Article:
The 38 mm Resolute drug-eluting stent met its performance goal with a one-year target lesion failure (TLF) rate of 5.4 percent for patients being treated for long coronary artery lesions, according to findings presented Oct. 23 at the 2012 Transcatheter Cardiovascular Therapeutics conference in Miami. The TLF rate among diabetic patients was similar.
“This is well below the performance goal [of 19 percent], meaning that this is a very efficacious stent,” said Shirish Hiremath, MD, director of the cardiac catheterization laboratory at Ruby Hall Clinic in Pune, India, and a researcher in the Resolute Asia study.
Core sizes of the Resolute Integrity stent (Medtronic) received FDA approval in February, but the 38 mm drug-eluting stent is still considered investigational in the U.S. Hiremath and colleagues conducted the analysis to demonstrate the safety and efficacy of the 38 mm device. An alternative for treating longer lesions—implantation using overlapping stents—has been associated with restenosis and stent thrombosis.
For this study the researchers combined data from two prospective nonrandomized clinical trials, Resolute U.S. and Resolute Asia, which together enrolled more than 1,700 patients. For this substudy, 223 patients (almost 38 percent with diabetes) with de novo coronary artery lesions of at least 35 mm were treated with 38 mm Resolute zotarolimus-eluting stents with a one-year follow-up. All received dual antiplatelet therapy for at least six months.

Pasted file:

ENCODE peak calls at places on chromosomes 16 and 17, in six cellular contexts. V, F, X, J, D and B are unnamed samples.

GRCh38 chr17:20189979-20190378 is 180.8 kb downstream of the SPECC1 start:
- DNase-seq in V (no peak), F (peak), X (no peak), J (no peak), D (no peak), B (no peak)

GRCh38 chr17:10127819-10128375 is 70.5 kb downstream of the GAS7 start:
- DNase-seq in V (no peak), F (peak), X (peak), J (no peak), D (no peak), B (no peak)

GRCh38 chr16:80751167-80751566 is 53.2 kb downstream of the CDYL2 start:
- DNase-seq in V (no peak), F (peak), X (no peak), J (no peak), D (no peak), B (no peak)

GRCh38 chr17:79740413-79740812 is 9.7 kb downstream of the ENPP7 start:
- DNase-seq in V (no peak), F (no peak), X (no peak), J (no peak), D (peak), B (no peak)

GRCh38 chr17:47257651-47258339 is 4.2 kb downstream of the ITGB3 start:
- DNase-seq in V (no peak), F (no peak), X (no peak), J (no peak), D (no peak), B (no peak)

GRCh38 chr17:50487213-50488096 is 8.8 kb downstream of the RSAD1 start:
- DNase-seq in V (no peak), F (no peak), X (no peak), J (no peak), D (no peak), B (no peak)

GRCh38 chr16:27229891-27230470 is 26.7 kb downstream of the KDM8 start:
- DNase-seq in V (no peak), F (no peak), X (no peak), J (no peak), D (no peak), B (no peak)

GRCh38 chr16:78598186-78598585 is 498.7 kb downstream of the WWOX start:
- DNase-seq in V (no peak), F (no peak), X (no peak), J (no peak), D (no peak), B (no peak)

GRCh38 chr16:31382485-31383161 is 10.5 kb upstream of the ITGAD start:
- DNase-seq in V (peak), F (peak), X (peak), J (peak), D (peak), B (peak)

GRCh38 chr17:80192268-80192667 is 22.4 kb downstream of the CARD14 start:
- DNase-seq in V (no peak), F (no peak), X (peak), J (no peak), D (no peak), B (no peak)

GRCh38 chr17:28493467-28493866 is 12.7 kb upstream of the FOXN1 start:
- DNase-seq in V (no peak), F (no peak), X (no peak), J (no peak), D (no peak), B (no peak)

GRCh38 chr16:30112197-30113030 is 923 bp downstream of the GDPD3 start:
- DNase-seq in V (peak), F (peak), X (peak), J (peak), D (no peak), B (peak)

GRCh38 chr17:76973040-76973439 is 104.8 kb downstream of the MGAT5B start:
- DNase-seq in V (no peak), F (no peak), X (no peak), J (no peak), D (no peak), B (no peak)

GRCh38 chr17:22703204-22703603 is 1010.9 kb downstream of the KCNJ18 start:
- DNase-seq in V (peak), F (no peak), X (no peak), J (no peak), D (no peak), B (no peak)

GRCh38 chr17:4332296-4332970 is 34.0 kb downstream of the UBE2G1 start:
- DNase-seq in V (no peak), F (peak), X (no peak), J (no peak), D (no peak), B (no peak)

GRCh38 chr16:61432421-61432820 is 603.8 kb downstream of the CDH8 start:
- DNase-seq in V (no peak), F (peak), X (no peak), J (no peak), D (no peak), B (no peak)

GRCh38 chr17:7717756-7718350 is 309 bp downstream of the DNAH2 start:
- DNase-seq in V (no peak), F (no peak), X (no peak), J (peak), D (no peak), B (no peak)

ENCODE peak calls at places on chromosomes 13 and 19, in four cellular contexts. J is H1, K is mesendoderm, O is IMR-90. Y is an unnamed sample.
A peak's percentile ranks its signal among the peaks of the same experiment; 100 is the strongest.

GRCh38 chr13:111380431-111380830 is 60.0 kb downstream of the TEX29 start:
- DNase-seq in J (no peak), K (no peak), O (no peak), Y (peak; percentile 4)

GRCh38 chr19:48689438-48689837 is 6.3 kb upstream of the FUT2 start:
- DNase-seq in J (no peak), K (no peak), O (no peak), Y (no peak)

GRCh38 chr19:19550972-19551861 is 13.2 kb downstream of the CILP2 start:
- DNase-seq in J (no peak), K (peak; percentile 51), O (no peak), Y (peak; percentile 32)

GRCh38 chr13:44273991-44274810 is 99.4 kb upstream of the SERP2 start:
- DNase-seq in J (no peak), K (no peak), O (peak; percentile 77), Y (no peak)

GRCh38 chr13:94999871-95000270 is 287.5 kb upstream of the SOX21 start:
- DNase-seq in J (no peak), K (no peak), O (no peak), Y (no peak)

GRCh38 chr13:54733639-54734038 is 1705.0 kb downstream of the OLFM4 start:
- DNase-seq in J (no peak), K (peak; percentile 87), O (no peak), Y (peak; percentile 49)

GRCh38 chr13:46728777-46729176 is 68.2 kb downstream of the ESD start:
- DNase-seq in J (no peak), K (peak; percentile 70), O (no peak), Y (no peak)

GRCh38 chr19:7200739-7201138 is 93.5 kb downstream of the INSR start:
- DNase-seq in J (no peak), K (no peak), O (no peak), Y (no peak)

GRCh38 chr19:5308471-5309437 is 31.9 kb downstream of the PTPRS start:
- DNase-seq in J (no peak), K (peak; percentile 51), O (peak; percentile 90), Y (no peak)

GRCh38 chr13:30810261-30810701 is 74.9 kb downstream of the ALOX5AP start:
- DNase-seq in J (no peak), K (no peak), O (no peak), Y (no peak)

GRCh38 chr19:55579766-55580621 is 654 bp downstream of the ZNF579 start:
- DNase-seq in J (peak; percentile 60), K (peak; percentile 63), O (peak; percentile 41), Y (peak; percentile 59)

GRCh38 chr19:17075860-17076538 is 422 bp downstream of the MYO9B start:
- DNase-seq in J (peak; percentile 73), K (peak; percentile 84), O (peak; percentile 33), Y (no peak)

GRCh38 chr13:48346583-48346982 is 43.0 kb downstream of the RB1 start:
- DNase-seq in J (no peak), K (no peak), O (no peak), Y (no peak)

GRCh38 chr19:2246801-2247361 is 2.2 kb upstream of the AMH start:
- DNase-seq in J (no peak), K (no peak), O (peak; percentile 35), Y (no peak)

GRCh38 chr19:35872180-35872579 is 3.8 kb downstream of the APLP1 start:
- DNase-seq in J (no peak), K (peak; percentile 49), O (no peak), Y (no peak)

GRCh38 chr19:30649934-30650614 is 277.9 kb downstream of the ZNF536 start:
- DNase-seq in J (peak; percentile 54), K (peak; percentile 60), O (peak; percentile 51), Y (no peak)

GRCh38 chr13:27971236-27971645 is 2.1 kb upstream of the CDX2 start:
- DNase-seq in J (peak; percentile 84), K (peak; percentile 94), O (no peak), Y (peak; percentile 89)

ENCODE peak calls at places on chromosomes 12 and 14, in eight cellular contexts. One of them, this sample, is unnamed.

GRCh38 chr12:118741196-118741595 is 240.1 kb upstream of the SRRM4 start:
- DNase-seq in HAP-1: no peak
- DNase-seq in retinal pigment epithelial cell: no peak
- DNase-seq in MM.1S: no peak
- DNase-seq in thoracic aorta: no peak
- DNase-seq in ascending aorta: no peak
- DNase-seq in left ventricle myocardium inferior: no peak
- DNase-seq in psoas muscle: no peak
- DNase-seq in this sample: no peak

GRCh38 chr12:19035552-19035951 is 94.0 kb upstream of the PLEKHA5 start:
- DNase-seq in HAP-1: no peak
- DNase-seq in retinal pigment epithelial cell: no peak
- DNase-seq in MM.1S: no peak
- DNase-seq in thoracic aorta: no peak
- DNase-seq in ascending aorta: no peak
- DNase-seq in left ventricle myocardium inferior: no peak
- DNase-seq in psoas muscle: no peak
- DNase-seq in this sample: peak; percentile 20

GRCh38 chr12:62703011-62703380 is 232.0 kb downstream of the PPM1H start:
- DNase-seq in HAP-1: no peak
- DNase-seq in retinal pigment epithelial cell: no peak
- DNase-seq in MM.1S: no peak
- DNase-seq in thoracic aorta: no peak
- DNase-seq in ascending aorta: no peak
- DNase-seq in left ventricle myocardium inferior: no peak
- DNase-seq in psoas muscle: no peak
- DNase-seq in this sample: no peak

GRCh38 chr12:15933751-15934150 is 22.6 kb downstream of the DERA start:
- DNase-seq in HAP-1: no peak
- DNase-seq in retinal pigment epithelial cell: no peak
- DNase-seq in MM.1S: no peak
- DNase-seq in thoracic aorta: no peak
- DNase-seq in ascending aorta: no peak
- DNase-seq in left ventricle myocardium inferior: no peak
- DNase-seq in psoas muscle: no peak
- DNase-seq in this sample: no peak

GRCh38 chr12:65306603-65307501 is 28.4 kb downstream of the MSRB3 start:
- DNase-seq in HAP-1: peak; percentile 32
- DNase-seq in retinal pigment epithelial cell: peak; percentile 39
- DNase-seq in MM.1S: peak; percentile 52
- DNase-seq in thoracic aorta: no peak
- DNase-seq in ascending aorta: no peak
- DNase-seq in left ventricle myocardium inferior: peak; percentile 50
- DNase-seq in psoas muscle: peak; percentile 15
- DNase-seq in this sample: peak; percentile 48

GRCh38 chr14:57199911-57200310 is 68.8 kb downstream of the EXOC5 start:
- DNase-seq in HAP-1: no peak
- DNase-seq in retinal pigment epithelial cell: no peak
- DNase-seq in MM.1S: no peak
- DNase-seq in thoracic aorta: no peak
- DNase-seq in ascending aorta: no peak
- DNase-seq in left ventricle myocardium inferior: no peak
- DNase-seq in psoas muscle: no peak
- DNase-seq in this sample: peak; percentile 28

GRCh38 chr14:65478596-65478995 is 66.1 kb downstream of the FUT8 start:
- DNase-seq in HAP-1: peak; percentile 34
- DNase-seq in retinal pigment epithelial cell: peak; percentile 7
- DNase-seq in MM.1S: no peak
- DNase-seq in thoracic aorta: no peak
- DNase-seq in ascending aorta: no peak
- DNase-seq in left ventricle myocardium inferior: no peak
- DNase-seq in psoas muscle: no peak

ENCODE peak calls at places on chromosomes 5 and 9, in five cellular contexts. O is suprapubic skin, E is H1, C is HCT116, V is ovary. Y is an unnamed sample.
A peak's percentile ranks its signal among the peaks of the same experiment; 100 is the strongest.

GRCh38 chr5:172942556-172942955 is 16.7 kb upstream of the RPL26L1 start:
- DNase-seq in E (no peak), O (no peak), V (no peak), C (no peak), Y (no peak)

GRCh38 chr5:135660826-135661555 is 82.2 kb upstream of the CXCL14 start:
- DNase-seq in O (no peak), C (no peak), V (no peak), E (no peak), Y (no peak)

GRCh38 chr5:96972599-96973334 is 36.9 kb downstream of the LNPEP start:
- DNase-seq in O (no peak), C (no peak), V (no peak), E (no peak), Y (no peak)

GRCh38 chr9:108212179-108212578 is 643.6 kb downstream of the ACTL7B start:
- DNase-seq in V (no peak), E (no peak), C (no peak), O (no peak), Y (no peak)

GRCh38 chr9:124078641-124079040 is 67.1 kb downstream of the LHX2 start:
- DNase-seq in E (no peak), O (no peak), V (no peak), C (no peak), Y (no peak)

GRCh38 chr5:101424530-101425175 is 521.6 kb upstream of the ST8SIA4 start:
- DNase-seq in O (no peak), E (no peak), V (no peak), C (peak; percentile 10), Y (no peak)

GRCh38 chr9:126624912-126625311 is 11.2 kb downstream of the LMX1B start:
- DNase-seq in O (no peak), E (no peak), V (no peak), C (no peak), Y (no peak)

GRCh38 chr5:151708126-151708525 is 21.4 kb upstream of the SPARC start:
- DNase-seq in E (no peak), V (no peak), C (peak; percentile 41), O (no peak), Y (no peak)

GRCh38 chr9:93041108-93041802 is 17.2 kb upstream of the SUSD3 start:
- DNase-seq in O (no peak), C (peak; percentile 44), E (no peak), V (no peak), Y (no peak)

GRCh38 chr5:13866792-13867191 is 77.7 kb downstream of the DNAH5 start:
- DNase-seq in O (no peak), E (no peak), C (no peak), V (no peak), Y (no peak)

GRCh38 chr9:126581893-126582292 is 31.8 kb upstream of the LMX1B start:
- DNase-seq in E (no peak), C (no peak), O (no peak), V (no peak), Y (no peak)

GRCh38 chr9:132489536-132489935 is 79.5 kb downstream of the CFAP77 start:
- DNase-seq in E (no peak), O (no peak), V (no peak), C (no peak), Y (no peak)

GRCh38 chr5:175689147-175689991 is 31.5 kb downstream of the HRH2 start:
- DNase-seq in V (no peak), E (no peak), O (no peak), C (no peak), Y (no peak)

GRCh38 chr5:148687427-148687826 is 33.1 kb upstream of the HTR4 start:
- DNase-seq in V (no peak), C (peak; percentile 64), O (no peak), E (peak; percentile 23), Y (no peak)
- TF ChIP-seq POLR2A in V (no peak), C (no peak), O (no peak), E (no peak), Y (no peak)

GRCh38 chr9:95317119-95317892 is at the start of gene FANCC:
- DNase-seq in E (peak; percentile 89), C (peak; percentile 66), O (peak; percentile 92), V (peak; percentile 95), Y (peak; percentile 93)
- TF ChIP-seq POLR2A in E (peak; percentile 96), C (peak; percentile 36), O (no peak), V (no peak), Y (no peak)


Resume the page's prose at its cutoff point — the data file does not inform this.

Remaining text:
The primary endpoint was TLF at one year. The composite endpoints included clinically driven target lesion revascularization, cardiac death and target-vessel MI.
Lesion success, defined as attaining less than 50 percent residual stenosis of the target lesion using any percutaneous method, was 100 percent. Device success, the same criteria but using only the assigned device, was 97 percent. Procedure success, which was attaining less than 50 percent residual stenosis with no in-hospital major adverse cardiac events, was 96.3 percent.
Researchers reported that the one-year TLF rate was 5.4 percent and there were no late stent thrombosis events. Other clinical outcomes included target lesion revascularization, at 1.4 percent, and cardiac death, at 0.9 percent. Among diabetics, the TLF rate was 6 percent, target lesion revascularization rate was 2.4 percent and cardiac death rate was 1.2 percent.
The study population was predominantly male (78.9 percent of study group). Hiremath said that the findings should apply to women despite their lack of representation. “This could be a little biased but I don’t think in general this would be a big difference,” he said, because the stent’s performance is similar in both men and women.
“This is really a complex group,” Hiremath said. “When we use long stents we probably will be dealing with this kind of complexity.”
Medtronic, which supported the study, will submit the findings to the FDA.